Chicago’s 9% “Cloud Tax” became effective July 1 for all city of Chicago consumers, including businesses
If you’re like most people, you probably look forward to the July 4th holiday to celebrate and reconnect with family, friends, and close business associates. Maybe you had planned on enjoying the holiday with a streaming movie service. Maybe you wanted to pick up your VoIP phone to call on clients with good wishes. Well, then Chicago’s latest move is sure to rain on your parade this holiday weekend.
Put Down That Glass
Buying virtual products or services via the web now comes with an extra financial burden for Chicagoans. All because of a new “Cloud Tax” was voted into existence by local tax authorities in the city’s Finance Department. Evidently, they couldn’t resist the opportunity to reap another $12 million in new revenue. The new tax took effect on July 1. It extends existing tax rules by adding a new tax on “electronically delivered amusements” and “non-possessory computer leases“. The added 9% tax on entertainment services like streaming movies and music from Spotify, Netflix, Amazon, and others also affects businesses that use services based on cloud technology. Services such as SaaS (software-as-a-service), PaaS (platform-as-a-service) and IaaS (infrastructure-as-a-service), also face the same 9% tax increase.
Welcome to the New Reality
VoIP, and Cloud Services providers in Chicago, like DLS Internet, must now collect the new tax on behalf of tax authorities. Our Chicago customers are really going to feel the sting of the new tax law. They already carry a burden of a 27% telecom tax rate before the new cloud tax rules became effective. So much for optimized efficiency to support business growth.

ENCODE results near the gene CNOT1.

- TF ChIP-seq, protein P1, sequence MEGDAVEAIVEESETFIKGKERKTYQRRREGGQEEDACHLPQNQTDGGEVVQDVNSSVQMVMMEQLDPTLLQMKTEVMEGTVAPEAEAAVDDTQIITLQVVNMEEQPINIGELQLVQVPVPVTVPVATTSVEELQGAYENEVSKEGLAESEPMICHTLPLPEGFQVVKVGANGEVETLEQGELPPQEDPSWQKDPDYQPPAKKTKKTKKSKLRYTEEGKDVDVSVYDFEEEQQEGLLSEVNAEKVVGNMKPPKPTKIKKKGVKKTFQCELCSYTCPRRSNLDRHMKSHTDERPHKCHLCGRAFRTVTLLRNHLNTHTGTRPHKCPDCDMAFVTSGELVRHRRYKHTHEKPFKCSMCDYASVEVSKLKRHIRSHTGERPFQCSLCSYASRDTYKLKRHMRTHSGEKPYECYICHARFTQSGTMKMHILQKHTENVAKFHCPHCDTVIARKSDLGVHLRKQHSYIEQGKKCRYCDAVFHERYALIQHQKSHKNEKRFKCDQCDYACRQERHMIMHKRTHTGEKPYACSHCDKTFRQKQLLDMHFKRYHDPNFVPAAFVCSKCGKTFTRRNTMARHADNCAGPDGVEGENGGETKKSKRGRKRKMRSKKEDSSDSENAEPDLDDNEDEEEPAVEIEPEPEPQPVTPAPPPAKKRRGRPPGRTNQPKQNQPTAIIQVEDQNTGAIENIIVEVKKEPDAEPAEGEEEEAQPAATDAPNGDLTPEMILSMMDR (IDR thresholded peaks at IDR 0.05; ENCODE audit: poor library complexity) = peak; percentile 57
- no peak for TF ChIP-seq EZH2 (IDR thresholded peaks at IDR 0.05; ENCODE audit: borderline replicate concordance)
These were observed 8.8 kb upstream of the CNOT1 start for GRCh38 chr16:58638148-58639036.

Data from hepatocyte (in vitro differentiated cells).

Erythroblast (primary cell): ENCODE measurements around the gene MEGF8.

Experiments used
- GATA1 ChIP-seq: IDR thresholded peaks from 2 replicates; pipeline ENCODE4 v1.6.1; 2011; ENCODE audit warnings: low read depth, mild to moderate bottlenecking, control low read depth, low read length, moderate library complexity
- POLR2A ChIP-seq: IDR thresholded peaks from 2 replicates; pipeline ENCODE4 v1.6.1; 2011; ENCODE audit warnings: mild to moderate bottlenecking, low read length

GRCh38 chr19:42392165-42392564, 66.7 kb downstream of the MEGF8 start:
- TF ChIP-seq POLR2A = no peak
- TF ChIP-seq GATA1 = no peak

How does the prospect of paying a 36% tax in the cloud make you feel this 4th of July holiday? Probably not very patriotic. I wouldn’t even be surprised if you now have a few fireworks of your own, going off in your head, as you’re reading this. Chicago’s new cloud tax is just another example of how the freedom that the Internet once offered, continues to slip away, and how the consumer continues to pay the price.
As local authorities in the city overstep regulatory policy to increase tax revenues, Chicago residents and businesses alike have a lot less to celebrate, this 4th of July. It is hardly a move that supports business growth in the city. On the contrary, it serves as an incentive to stall innovation and growth for the local economy.